I can see where some people may not respond as positively as I did to “The Avengers”. The action is pretty much start-to-finish and if you’re not interested in the characters you’ll have a hard time embracing the story. There are also a few shortcuts taken with the story for the sake of convenience that could have been done a little better. For me, I have a connection to these characters through all my years of comic book reading and this film exceeded my expectations. But being a comic reader isn’t a prerequisite for enjoying this movie. If you’ve liked what Marvel has put out leading to it, you’re going to love “The Avengers”. Sure, it’s a loud, energetic summer popcorn flick, but it’s also a really good one. It’s honest and it never tries to be something it’s not. Featuring one of the better ensemble casts and some top-notch directing from Joss Whedon, “The Avengers” is a big budget blockbuster that actually deserves all the money it’s going to rake it. When’s the next showing? I’m ready to see it again.

VERDICT – 4 STARS

4-stars

COMIC BOOKS 101 – WHO ARE THE AVENGERS? PART 2

“The Avengers” movie event is upon us and we’ve been celebrating it all week on Keith & the Movies. Yesterday we looked at the comic book backgrounds of Captain America, Iron Man, and Hulk. Our intent was to give moviegoers who may not be familiar with the source material a look at the comic book histories that make these kinds of movies great. Let’s take a look at three more heroes you can expect to see on the big screen this Friday.

THOR

Thor, also known as the god of thunder, is the son of King Odin the All-Father. Thor was raised by Odin and his wife Frigga in the mystical city of Asgard. Thor would later learn that his true birth mother was an Earth goddess named Jord. Thor grew up alongside Loki, Odin’s adopted son. Loki, the god of mischief, was always jealous of Thor and his close relationship to Odin. Loki always desired his father’s throne and viewed Thor as a threat. He also was jealous that Odin had created the enchanted hammer Mjolnir to be used only by Thor. His jealousy eventually grew into hate which caused a great deal of animosity between the two that continues to this day.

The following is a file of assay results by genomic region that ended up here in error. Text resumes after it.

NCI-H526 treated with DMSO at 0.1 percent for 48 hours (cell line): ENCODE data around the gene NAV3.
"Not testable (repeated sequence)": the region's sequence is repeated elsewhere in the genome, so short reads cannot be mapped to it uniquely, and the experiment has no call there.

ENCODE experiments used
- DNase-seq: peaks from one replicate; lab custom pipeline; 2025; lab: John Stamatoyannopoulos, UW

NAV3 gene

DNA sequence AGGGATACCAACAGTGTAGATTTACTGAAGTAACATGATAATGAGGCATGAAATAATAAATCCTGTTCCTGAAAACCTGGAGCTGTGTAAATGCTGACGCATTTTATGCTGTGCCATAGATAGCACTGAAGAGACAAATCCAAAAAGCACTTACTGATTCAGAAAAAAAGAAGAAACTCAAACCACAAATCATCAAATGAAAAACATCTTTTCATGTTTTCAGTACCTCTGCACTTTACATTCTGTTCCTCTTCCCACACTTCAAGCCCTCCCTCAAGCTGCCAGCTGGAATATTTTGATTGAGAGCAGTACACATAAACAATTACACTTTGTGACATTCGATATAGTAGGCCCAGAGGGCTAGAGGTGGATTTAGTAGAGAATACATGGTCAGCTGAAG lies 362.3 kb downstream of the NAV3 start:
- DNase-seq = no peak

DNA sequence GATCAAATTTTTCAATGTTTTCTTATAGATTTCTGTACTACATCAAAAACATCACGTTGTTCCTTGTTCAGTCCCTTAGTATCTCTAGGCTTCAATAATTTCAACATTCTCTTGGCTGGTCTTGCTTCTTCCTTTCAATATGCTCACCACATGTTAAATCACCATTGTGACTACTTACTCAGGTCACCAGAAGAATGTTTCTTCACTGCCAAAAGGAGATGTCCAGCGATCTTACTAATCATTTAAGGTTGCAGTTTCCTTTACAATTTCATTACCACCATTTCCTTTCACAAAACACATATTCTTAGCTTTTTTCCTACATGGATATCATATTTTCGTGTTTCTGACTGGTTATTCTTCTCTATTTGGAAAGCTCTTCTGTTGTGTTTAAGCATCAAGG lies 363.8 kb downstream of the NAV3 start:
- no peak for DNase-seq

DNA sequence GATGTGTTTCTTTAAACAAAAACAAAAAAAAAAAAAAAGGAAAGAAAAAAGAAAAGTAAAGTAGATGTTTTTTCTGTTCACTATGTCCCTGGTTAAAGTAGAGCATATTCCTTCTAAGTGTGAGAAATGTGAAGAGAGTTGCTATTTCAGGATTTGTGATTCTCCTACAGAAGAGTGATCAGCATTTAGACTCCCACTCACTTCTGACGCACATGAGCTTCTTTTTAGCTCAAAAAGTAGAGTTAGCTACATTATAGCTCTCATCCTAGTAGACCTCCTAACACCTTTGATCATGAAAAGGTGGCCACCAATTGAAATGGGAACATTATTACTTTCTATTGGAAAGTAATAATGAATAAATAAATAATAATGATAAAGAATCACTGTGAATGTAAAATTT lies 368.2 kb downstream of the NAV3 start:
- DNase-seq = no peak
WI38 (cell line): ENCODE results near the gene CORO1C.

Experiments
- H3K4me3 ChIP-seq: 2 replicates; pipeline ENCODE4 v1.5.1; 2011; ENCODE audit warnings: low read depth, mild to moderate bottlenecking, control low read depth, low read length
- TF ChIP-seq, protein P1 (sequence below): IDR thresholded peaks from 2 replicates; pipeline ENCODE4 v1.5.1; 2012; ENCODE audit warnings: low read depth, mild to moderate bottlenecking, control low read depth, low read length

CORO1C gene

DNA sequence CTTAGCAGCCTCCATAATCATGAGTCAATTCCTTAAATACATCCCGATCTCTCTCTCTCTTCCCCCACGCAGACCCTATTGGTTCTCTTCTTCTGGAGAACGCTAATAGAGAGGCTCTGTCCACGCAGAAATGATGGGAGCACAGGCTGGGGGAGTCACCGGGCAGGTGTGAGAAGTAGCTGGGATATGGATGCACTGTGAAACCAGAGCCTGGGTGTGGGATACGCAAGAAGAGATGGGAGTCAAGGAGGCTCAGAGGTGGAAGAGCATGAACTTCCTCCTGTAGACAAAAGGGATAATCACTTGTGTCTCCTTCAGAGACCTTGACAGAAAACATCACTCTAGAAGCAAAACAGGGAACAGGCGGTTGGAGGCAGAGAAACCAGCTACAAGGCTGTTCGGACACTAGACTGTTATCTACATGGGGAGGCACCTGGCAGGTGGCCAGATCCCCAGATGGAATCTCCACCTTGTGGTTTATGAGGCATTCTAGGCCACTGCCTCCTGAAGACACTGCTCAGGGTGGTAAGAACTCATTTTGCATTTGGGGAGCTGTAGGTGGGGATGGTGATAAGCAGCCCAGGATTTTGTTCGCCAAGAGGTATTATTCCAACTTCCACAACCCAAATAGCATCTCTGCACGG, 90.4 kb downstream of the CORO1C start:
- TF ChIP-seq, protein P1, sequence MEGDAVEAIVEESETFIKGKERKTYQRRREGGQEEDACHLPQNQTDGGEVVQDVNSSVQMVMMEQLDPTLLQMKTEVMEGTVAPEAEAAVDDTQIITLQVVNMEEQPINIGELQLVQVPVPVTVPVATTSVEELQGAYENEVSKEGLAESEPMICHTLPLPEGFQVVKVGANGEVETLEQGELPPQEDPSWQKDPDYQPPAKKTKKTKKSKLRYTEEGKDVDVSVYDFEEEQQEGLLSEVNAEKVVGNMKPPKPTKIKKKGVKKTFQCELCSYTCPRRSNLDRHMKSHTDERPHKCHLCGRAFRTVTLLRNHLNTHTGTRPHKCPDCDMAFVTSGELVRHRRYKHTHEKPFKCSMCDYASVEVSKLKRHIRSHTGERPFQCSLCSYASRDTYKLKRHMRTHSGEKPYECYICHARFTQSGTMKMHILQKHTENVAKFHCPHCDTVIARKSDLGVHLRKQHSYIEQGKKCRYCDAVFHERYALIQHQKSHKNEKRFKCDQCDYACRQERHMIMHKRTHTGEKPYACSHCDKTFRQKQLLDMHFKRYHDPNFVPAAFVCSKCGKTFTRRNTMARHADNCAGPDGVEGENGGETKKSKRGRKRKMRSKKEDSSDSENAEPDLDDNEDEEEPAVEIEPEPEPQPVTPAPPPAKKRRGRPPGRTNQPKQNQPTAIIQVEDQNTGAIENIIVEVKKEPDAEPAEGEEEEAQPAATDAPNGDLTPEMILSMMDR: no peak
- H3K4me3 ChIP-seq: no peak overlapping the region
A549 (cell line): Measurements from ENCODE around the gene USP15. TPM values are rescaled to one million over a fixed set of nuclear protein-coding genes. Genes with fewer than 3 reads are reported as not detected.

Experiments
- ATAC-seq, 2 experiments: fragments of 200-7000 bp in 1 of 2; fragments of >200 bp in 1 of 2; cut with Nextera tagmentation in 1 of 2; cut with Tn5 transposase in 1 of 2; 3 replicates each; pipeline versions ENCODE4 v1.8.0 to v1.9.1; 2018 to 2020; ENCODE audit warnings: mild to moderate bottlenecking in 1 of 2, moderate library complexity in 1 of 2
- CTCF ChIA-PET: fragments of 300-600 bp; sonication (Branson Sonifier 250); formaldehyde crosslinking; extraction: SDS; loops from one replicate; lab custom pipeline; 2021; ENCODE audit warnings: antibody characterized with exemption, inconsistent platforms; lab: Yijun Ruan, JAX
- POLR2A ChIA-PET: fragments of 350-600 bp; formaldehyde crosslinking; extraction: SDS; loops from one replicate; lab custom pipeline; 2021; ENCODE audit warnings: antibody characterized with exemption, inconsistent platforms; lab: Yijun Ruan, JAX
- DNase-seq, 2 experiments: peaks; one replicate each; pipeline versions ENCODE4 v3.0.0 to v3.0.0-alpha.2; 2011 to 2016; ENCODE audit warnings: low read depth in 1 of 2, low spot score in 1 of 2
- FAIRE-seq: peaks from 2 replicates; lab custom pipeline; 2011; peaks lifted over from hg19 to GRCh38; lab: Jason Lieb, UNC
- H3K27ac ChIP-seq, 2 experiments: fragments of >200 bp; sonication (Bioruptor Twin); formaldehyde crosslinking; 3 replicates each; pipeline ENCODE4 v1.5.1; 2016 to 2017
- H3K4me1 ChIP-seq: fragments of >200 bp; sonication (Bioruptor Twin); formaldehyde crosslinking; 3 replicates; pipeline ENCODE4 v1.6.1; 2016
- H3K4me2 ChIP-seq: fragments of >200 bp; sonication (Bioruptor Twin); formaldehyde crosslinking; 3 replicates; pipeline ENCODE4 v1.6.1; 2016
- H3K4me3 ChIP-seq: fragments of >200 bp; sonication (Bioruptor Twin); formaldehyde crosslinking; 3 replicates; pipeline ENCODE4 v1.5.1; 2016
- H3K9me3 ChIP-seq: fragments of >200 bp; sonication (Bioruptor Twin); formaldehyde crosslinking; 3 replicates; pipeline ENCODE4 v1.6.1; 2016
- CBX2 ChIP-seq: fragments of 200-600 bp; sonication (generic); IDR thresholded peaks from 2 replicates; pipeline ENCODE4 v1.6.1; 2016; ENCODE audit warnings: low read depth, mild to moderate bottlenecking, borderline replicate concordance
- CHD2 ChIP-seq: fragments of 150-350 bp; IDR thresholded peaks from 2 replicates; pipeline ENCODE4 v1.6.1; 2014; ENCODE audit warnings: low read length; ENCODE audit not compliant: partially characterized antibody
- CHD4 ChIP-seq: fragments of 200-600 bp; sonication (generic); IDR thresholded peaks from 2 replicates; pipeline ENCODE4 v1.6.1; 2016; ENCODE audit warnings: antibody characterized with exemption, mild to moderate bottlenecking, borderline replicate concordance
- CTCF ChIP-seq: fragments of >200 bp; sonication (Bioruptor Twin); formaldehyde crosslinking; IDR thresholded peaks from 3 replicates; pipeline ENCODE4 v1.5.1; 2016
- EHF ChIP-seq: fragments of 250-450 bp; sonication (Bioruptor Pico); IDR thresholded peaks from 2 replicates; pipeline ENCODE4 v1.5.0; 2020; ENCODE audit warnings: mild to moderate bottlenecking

Over time Thor become the mightiest warrior in all of Asgard. He defended the city and battled all sorts of threats including the Frost Giants. He also developed a close relationship and romance with a goddess named Sif. Their relationship had it’s share of ups and downs and they were an on-again off-again item. All of the accolades eventually went to Thor’s head. He became arrogant and prideful and Odin believed he heeded a harsh lesson in humility. Odin stripped him of Mjolnir and banished him to earth. He forced him to take the form of a handicapped doctor named Donald Blake. Blake had no memory of his Asgardian alter-ego. But after a long period of time, Odin soon put things in motion that would cause the memory of his identity as the thunder god to reemerge. Thor’s time as Donald Blake was instrumental in developing his love for the planet Earth. He also fell in love with a nurse named Jane Foster. Odin was infuriated that Thor would care so much for a mere mortal. Much like his romances with Sif at Asgard, Thor’s relationship with Jane met many complications often times due to Odin’s meddling.

Thor’s story is one of the more complex ones in the Marvel Universe. His troubles on Earth as well as Asgard often times overlapped. He found himself both ruler of and exiled from both Earth and Asgard. At one point he sought to merge Earth with Asgard and cause humanity to worship the Asgardians as their gods. Asgard was brought to Earth eventually settling near a small rural town in Oklahoma. His actions eventually led to tension between him and the rest of the Avengers. After a series of conflicts Thor soon found himself back in the good graces of Earth and was fighting alongside his Avengers friends against threats from Dr. Doom, Loki, and more. Perhaps the biggest threat was from Norman Osbourne’s Dark Avengers. Osbourne ordered Sentry, who was possessed by the evil Void, to level Asgard. During the siege on Asgard, Sentry was accomplishing his mission until Loki sacrificed himself by magically empowering the heroes to repel the Void. The Void killed Loki after seeing that he was responsible for the heroes heightened powers. An enraged Thor struck the Void with a massive lightning blast killing him and also the helpless Sentry.

Loki has since been reborn, Asgard has been rebuilt, and Odin has been brought back to life. Such are the storylines you can expect from Thor. More father and son trouble followed in the recent “Fear Itself” storyline and currently Thor is back with The Avengers to face off against the X-Men in the current series “Avengers vs X-Men”. Thor’s history is almost impossible to cover in such a small space. He’ll continue to have father issues with Odin and trust issues with Loki. He has a great assortment of side characters such as Sif, Balder, Heimdall, Volstagg, and more. He also is a very complex individual which guarantees that his story will see it’s fair share of bumps in the road.

HAWKEYE